Will Salmon Make Rebound?by Editorial Board
Daily Astorian, May 17, 2010
Will Stelle returns as Northwest Regional NMFS boss
Considering how much has happened in the intervening years, the 1990s can feel as distant as the 1890s. So it will be especially interesting to see whether Clinton administration official Will Stelle achieves anything very meaningful while again leading the Northwest Regional Office of NOAA's National Marine Fisheries Service under President Obama. Stelle was given his old job back last week.
Federal officials who manage natural resources in our region talk a good show but habitually act in ways calculated to minimize expense for the Northwest's powerful industrial establishment. No issue is more freighted with economic side effects than salmon recovery. Stelle's record does not suggest that he will bring any bold transformations to the long slog off the Endangered Species List for Columbia River native runs.
Serving in the same NOAA post from 1994 to 2000, Stelle avoided big decisions regarding Snake River dams. The 2000 biological opinion put together during Stelle's time was a largely political document that deferred to Washington's then-governor Gary Locke and others who opposed fundamental changes in dam operations. This "bi-op" wasn't completely lacking in merit; it just wasn't very ambitious. Federal Judge James Redden threw it out after Clinton and Stelle left office.
But as noted by Rocky Barker last month in the Idaho Statesman, Stelle "left satisfied that he had gotten for salmon all he could politically, since the Clinton administration decided against breaching dams. What he got was all of the water interests in the region to upgrade salmon access to tributaries and to increase amount of water available in rivers like the Lemhi in Idaho and the Methow in Washington. No longer would killing endangered salmon in an irrigation ditch be business as usual."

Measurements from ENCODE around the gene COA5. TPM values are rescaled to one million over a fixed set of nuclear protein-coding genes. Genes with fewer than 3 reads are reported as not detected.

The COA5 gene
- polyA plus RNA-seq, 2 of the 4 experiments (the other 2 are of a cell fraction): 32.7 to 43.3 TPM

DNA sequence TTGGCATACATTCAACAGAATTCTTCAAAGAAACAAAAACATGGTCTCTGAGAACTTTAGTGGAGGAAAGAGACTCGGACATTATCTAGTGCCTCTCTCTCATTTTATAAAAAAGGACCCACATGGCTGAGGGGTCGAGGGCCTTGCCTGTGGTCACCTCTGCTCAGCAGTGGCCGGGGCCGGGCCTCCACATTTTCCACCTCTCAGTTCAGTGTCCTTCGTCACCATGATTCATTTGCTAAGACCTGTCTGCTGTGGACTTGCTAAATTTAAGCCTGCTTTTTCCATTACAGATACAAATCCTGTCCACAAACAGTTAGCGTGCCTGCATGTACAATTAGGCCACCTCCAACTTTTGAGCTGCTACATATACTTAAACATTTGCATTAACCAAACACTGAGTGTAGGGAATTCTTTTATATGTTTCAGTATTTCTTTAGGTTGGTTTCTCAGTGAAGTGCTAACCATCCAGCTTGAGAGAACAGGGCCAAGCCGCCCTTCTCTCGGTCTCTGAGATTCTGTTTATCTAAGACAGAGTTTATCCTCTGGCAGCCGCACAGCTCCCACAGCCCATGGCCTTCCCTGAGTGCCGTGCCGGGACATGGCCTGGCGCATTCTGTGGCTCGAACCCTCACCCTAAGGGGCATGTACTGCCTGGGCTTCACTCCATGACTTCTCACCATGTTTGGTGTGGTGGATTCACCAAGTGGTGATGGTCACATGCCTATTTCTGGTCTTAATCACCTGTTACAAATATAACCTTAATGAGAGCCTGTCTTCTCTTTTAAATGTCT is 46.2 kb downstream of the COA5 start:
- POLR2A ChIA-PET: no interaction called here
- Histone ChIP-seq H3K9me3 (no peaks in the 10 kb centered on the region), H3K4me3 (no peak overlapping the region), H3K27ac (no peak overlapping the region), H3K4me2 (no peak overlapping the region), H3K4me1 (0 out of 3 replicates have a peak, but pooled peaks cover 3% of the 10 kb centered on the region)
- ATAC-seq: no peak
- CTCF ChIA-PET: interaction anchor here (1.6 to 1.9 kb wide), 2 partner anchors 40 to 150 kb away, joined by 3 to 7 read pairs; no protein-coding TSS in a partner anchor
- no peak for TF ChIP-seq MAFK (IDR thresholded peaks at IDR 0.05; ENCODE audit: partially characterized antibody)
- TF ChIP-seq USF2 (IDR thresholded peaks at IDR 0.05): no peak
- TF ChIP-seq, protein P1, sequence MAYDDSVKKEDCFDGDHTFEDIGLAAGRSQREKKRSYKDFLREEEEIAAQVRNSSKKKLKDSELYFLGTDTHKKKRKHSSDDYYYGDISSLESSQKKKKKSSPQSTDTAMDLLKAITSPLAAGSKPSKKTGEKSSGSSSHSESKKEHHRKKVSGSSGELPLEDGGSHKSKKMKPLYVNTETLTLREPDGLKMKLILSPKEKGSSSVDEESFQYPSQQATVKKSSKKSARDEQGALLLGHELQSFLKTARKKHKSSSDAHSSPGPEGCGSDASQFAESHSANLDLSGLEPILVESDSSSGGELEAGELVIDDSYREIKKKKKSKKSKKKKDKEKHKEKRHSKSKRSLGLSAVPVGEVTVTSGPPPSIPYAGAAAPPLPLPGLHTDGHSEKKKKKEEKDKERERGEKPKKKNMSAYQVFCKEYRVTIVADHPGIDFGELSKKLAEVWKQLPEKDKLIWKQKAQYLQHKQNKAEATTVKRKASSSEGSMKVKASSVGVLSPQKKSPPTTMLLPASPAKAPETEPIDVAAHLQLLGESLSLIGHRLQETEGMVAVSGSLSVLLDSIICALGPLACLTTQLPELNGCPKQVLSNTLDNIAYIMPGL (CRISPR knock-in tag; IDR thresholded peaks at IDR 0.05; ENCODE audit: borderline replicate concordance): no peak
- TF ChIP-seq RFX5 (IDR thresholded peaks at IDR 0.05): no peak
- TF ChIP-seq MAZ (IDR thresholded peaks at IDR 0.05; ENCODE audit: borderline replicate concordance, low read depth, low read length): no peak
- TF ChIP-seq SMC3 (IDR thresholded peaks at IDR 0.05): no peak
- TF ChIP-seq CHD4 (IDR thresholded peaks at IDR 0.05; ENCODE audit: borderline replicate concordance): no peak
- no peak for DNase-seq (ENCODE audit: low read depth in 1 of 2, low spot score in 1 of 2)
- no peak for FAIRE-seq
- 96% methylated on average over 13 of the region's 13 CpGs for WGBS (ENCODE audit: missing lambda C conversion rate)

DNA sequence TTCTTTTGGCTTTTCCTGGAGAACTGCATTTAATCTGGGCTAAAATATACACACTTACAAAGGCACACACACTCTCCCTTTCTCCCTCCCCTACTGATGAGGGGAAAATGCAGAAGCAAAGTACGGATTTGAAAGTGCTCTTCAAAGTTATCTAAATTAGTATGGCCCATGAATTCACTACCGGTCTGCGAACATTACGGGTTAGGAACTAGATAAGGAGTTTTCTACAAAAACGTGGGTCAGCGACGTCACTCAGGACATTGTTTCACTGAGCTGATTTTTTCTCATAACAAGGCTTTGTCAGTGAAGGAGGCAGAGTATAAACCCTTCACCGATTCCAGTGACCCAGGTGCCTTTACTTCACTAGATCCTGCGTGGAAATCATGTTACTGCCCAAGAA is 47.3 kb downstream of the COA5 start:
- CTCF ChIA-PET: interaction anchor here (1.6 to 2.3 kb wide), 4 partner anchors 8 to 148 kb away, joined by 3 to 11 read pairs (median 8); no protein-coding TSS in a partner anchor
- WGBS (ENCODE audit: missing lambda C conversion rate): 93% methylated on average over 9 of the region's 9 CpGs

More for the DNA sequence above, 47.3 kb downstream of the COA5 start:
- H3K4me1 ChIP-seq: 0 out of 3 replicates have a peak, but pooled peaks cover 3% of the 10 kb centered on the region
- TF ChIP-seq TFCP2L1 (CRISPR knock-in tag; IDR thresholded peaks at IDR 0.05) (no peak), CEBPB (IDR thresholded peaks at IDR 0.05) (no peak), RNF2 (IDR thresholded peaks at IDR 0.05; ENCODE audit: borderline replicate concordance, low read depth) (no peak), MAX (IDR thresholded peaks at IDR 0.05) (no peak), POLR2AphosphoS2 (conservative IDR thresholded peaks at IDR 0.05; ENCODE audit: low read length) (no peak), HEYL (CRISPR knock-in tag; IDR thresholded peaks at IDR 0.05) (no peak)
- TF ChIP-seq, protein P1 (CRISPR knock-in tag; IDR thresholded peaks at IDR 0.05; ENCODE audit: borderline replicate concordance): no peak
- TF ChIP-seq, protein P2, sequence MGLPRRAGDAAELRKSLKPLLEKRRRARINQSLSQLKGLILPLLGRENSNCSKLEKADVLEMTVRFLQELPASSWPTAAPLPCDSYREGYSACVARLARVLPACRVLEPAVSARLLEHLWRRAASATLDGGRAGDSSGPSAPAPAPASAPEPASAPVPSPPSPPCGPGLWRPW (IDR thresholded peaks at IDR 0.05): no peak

Stelle was - and presumably still is - an advocate for incremental steps that rely on habitat conservation agreements (HCA). These contracts between industry and government set conservation targets in forests and rivers. In theory, these HCAs give industries flexibility in return for willing cooperation in meeting solid conservation and recovery targets. In the Clinton years, they were portrayed as "win-win" propositions, fine in most settings.
The reality of HCAs has been mixed. It can be argued that they have given companies like Weyerhaeuser the certainty they need to make land-management decisions without constant litigation. A little of the money that once fueled court battles now instead flows into achieving better forests and watersheds.
But HCAs suffer many weaknesses. They assume good-faith bargaining and follow-through that are in short supply. They require ongoing monitoring and other steps that basically amount to self-policing by industry. They were drafted in the absence of any real grasp of the impacts of climate change on streams and forests.
Is there any question that Stelle will be better for the Columbia and its salmon than Bush officials were? Absolutely, no doubt he will be. Will he be happy with modest, incremental gains for Northwest species? Sadly, probably so.
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